In rotation: 9/6/22

Orange, CT | ‘People cherish their records.’ Merle’s Record Rack celebrates 60 years this weekend: A record store in Orange is marking 60 years in business this weekend. Merle’s Record Rack first opened in Connecticut back in 1962, when vinyl was king. Owner Michael Papa started working at the store as a teenager in 1977. “I still answer to Merle. My name is Mike, but I still answer to Merle because I been around here so long people assume I’m Merle,” said Papa. Over the decades, The Record Rack has weathered changes that rocked the music industry. “The transition over from cassette and LP over to compact disc, and then the demise of the compact disc into full streaming digital,” he said. Even with vinyl back making a comeback over the last few years. “People cherish their records, you know? And they know when there’s going to be a little pop or a tick in the record, and it’s almost become part of the music,” said Papa. Merle’s Record Rack has become a hangout place for people across generations.

Boulder, CO | Boulder gets ready to say goodbye to Albums on The Hill — a decades-long staple so very close in many ways to CU: A longtime stalwart of Boulder’s vinyl record scene is closing. This long holiday weekend is billed as the last hurrah for Albums on the Hill. Come Labor Day, it will close for good. For generations, Albums on The Hill has been an anchor on The Hill in Boulder, just across the street from the University of Colorado. It’s seen shops, restaurants — you name it — come and go with the decades. But some have stayed. Steven Morris has known owner Andy Schneidkraut for 45 years. On Thursday, Morris remembered the store as a music Mecca in the 1970s. “Andy had his finger on the pulse of all that. And, you know, with the midnight record releases and all the other things that he used to do to support local music and regional music.” Morris said. He also described Schneidkraut as a huge supporter of the artists that came out of the area.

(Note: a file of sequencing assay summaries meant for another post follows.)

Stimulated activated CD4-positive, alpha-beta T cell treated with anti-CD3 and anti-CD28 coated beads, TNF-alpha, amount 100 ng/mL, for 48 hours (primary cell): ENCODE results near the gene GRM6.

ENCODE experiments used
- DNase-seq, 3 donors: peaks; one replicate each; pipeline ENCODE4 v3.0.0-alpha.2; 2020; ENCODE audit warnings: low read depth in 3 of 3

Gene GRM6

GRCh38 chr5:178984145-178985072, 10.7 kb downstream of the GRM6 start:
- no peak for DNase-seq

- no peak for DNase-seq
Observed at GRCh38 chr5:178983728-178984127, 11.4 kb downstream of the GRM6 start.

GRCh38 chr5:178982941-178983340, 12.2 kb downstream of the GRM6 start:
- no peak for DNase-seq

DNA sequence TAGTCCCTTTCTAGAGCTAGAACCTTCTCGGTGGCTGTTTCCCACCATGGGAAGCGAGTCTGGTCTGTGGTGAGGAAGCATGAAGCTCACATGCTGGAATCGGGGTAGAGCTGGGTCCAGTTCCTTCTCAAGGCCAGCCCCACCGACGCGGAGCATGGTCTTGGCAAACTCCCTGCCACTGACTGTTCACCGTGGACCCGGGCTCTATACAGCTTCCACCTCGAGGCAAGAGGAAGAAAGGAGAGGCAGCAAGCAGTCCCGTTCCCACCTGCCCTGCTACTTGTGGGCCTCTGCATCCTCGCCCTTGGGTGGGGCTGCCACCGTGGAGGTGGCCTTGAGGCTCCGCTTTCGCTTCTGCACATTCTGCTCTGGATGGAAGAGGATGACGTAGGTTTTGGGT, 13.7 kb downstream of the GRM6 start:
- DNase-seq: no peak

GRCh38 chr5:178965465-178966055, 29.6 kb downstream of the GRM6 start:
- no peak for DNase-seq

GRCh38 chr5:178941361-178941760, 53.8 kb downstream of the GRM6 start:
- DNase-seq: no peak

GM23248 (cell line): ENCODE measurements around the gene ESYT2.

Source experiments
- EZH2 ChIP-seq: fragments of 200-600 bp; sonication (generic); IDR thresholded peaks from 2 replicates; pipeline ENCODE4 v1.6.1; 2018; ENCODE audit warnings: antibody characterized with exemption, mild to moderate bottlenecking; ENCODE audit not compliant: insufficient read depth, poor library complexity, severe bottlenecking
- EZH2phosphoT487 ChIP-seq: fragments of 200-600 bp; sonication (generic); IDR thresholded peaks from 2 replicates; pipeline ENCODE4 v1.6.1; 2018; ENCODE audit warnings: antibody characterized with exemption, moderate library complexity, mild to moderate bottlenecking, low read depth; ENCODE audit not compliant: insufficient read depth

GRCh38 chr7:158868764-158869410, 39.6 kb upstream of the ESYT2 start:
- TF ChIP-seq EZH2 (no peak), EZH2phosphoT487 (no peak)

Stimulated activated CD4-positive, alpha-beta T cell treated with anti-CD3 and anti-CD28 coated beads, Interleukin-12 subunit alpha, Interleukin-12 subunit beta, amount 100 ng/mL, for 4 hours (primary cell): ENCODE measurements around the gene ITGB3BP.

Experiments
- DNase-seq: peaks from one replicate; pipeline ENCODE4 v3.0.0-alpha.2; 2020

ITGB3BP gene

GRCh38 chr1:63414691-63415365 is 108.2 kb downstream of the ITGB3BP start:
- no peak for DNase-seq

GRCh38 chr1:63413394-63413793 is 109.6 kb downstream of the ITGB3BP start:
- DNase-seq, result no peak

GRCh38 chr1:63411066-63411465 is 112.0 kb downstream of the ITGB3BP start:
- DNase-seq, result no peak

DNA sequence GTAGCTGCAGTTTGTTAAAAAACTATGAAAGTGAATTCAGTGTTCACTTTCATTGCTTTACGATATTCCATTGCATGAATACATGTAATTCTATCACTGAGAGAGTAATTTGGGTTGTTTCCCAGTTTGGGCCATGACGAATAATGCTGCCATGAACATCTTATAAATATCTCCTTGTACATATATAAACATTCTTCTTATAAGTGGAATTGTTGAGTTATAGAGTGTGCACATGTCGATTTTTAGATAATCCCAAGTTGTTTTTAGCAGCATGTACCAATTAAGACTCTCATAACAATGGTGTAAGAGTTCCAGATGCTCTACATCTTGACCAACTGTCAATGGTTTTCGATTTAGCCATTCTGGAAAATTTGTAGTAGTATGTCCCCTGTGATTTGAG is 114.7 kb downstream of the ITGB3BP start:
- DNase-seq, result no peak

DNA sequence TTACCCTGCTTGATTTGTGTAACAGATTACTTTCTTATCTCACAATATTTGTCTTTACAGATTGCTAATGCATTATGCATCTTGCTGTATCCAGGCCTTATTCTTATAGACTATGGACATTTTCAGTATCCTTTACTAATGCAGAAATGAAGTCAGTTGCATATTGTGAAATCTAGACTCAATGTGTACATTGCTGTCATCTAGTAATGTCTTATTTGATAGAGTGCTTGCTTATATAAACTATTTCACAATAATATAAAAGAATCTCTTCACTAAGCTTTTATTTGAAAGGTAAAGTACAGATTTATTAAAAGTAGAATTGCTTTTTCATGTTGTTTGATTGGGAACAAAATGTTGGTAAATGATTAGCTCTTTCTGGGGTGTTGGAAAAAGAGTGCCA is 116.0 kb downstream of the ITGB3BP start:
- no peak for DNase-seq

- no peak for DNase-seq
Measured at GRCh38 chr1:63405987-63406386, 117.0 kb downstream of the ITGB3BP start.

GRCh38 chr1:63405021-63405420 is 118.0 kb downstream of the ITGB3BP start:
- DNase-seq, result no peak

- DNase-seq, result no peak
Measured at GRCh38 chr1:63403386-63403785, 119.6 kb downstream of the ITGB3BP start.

Catskill, NY | Popular Hudson Valley record shop re-opening: A popular Hudson Valley record shop is set to host a special grand re-opening event. There are some great record shops throughout the Hudson Valley area that I have frequented over the years whether I’m looking for some new music from some favorite artists or just looking to build up my record collection. Living in the City of Poughkeepsie, we are lucky to have Darkside Records nearby. When I’m across the river, it’s over to Rock Fantasy in Middletown, NY to see Steve Keeler at his shop that is celebrating 36 years in the Hudson Valley. Spike’s Record Rack is a brick-and-mortar record store that opened in 2018 in the Village of Catskill, NY, specializing in used vintage vinyl records, cassettes and CDs. They also buy record, tape and cd collections. According to a social media posting back in April, “the coolest record store in Upstate New York” moved across the street from its original location right down the block from Foreland Catskill.